This was a time of widespread homophobia and fear of homosexuality, and Mapplethorpe wasn’t interested in serving up pasteurized and safe images of gayness in response.
Helms’s fury was because Mapplethorpe very visually reveled in sexual subcultures, and delighted in unsettling and confronting the viewer with naked, raw desire and role-play.
He doesn’t play safe, he doesn’t take us gently by the hand, and the pictures come with their own innate politics: Mapplethorpe’s images of male bodies displayed, entwined, stretched, and horny were taken at a time when so many were dying of HIV and AIDS—when the gay male body was itself was under horrific mass attack. His pictures are gorgeous, even glamorous, but also dark, questioning, sexy, rude, in-your-face, transgressive. They still are, even in these all-knowing times.
At the Getty, Mapplethorpe’s pictures of flowers and stems take their place alongside the pictures of handsome models, and then—at the end—the famous self-portrait Mapplethorpe took of himself with a cane, the story of an artistic life etched into his features, and a dancing mischief in his eyes.
LACMA’s Mapplethorpe show is more intriguing. Here you will see shots you have never seen on postcards or at smaller gallery shows—an image of a sexy model in sports shorts ushers the spectator into an examination of Mapplethorpe’s early years as an artist: the collages that used pictures from physique magazines and advertisements for cigarettes.
A self-image far from the sexy parade that would follow just a few years later sees Mapplethorpe capture his face as a series of abstract swirls and slashes. Another installation features the Virgin Mary, a leather glove, bracelet, and a cage.
There are other pictures of skulls, and in a display case a set of release letters for models Mapplethorpe found at the Saint nightclub. And there are some beautiful images of those models, with their gorgeous bodies, or in mesh tees, or blue underwear, or in bondage gear, and extreme sexual positions.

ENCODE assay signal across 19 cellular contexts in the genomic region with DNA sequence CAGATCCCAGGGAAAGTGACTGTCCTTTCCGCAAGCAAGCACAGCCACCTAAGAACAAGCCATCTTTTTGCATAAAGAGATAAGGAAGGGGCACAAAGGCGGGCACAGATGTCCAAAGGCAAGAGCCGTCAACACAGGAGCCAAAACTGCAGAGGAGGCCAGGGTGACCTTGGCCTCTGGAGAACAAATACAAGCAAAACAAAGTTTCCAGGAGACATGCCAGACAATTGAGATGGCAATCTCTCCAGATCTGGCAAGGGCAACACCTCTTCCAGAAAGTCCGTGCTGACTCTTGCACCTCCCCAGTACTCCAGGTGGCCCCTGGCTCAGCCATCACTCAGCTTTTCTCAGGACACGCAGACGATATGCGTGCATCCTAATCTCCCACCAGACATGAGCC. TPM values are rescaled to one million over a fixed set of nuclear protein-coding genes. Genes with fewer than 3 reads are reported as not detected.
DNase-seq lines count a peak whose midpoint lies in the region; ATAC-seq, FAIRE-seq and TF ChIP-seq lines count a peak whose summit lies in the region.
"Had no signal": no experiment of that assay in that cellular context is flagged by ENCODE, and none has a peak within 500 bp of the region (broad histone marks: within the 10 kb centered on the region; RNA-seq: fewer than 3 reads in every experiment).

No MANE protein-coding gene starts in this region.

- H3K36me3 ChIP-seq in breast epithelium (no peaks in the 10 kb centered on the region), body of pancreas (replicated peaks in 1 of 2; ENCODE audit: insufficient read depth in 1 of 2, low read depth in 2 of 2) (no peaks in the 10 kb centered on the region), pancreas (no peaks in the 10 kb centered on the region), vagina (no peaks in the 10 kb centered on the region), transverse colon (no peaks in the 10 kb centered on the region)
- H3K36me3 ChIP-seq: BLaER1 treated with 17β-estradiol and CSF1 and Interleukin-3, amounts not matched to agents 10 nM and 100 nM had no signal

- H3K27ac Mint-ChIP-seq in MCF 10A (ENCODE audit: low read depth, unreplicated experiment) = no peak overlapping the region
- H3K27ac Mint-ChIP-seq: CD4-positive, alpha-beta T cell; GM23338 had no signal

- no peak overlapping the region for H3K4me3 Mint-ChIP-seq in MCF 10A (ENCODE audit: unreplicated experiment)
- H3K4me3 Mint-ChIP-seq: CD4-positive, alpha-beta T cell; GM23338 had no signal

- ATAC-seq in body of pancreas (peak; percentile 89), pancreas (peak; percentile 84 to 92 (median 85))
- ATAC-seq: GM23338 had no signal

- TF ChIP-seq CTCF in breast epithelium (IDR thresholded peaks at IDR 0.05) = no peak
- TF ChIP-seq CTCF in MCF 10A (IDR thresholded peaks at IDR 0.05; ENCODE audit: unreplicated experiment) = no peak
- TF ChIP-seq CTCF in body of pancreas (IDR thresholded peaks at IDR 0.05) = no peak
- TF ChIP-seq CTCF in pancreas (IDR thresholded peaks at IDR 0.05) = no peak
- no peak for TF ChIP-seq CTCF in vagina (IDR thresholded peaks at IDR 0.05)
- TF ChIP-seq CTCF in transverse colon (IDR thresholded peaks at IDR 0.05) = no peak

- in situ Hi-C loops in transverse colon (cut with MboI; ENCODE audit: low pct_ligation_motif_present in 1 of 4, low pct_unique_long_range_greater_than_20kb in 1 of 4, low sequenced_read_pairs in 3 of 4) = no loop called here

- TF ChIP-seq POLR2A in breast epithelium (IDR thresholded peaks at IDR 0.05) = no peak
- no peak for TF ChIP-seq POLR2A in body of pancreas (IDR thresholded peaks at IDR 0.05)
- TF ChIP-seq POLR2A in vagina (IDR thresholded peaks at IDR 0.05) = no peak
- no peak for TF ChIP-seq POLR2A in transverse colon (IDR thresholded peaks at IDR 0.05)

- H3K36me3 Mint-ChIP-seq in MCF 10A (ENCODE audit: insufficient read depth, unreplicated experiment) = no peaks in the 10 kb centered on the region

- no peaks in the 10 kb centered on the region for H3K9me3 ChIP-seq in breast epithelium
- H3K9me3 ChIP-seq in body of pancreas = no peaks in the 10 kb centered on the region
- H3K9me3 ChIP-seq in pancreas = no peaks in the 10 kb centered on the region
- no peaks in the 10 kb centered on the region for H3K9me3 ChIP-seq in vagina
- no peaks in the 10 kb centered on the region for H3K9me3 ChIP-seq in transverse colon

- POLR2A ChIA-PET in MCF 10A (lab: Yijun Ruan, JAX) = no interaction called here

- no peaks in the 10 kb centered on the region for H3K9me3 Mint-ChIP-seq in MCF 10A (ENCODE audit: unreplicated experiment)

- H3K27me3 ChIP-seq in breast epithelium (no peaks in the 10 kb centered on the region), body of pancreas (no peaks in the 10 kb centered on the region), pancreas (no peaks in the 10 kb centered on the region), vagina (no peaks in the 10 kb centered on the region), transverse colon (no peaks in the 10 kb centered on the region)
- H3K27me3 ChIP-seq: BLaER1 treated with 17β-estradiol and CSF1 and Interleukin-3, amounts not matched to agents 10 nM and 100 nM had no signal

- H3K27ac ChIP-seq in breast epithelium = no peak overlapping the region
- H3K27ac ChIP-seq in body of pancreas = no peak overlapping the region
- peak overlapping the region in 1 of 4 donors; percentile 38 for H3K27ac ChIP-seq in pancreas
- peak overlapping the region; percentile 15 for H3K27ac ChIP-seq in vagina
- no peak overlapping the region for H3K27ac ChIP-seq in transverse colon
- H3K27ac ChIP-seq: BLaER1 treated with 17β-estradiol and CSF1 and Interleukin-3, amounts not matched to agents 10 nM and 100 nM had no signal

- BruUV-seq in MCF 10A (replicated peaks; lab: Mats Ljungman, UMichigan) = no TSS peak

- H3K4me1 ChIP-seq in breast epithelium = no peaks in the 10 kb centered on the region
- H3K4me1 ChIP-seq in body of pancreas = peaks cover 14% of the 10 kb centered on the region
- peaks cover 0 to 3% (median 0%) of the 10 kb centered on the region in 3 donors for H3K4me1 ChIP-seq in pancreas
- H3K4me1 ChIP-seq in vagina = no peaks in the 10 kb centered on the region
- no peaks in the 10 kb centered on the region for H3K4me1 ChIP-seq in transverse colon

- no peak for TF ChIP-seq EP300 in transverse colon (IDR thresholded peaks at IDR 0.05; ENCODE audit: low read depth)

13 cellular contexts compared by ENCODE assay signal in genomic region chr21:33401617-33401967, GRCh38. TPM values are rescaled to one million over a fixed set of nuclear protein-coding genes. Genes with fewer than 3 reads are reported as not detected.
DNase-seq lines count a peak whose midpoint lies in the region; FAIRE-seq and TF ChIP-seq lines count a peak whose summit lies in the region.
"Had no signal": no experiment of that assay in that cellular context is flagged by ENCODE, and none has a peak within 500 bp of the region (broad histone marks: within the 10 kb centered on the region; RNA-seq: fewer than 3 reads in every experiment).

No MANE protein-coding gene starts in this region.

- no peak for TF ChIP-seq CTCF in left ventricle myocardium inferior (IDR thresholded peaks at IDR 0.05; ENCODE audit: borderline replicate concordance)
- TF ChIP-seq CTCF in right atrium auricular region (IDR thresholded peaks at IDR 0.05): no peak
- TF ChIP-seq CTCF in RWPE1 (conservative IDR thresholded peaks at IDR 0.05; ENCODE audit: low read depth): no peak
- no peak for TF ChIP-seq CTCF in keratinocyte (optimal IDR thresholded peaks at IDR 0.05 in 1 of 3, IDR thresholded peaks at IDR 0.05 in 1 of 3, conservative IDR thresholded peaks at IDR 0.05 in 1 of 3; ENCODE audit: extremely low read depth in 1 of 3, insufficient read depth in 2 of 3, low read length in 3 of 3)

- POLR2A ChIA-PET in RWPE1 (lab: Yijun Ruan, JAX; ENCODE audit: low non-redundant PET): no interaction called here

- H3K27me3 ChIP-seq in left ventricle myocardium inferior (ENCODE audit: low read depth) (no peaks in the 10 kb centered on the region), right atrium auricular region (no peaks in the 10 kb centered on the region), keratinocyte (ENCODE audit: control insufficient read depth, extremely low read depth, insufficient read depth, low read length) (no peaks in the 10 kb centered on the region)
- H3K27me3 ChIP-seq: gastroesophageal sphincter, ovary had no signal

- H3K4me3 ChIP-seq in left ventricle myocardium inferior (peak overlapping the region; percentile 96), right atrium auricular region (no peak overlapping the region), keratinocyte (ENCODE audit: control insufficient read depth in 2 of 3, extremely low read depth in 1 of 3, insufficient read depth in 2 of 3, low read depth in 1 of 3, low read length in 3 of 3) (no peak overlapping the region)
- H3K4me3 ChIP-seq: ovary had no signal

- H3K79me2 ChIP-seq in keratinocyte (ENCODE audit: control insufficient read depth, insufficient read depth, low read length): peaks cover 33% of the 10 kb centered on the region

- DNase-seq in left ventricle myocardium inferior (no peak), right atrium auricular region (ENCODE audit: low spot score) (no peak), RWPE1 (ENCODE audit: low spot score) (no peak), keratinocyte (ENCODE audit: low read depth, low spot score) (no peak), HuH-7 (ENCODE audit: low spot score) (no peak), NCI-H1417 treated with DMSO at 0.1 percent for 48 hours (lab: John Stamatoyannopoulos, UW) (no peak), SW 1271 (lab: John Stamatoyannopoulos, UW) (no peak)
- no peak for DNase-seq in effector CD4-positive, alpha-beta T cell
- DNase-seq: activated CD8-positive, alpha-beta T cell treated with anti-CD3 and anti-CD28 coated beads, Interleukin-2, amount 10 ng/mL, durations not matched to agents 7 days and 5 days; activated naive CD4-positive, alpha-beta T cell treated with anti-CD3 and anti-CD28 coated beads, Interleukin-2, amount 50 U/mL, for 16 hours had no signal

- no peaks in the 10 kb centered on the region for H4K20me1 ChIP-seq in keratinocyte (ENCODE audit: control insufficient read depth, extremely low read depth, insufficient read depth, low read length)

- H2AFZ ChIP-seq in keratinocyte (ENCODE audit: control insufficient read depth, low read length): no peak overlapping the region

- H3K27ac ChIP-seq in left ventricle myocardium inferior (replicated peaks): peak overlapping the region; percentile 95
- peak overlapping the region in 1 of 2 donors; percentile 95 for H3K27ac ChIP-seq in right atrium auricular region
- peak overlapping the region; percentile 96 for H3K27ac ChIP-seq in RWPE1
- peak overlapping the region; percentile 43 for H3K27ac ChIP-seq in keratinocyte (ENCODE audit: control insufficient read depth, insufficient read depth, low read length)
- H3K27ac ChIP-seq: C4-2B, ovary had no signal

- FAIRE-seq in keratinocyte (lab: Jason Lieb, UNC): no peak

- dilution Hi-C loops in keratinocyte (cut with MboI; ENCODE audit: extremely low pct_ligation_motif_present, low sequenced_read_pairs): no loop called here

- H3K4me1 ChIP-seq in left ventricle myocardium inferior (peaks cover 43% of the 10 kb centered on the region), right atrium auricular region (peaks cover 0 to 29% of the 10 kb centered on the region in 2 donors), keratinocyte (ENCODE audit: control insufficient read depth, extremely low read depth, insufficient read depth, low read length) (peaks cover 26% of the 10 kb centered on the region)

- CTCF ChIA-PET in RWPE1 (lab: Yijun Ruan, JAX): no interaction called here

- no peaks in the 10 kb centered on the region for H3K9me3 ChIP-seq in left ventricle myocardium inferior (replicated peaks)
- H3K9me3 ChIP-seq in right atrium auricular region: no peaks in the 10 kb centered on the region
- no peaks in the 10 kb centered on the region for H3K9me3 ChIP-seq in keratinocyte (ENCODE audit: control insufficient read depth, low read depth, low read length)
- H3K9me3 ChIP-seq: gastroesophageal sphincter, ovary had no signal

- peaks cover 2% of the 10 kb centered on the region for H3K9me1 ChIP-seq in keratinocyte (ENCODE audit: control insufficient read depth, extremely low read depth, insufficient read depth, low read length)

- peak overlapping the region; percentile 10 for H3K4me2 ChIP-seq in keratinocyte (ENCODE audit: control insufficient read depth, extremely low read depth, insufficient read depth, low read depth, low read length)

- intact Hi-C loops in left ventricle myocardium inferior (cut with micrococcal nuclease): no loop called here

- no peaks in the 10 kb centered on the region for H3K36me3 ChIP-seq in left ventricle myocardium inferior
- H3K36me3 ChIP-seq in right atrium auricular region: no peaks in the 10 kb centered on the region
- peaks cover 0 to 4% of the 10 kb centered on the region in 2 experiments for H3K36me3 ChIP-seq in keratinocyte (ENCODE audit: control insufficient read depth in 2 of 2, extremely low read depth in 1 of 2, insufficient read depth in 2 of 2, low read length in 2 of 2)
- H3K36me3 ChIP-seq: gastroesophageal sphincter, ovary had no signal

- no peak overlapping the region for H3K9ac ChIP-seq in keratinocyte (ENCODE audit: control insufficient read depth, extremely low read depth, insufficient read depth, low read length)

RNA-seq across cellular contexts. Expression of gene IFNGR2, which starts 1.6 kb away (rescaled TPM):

There are images of Mapplethorpe’s famous sitters, like Deborah Harry, Iggy Pop, Andy Warhol, Kathy Acker, Sean Young, and (most stunningly) Isabella Rossellini--as well as a series of images of muses like Patti Smith and Lisa Lyon. An intriguing final series of images shows Mapplethorpe himself, as shot by famous photographers like David Bailey—there are so few of these, it shows how much he preferred to be behind the camera rather than in front of it.
The end of the show is a room of non-Mapplethorpe images and installations that echo his preoccupations with sex, sexuality, and the human body. It has been 27 years since he died, and now we live in a culture awash in representations of the male body, mostly made safe. Hunks are wallpapered across magazines and the internet. Mapplethorpe reminds us that in more dangerous times, in less sexually open times, the male body came with its own thrilling sense of peril, drenched in sex and sexual pleasure, and also mystery, frailty, and ambiguity.
Mapplethorpe doesn’t make anything safe, and via his relentless art of confrontation he reminds us just how—like the glimmering blades in some of his images—how sharp the knife-edge of sex and desire can be. Jesse Helms’s fury—ugly, narrow, and bigoted as it was—was also the best kind of compliment.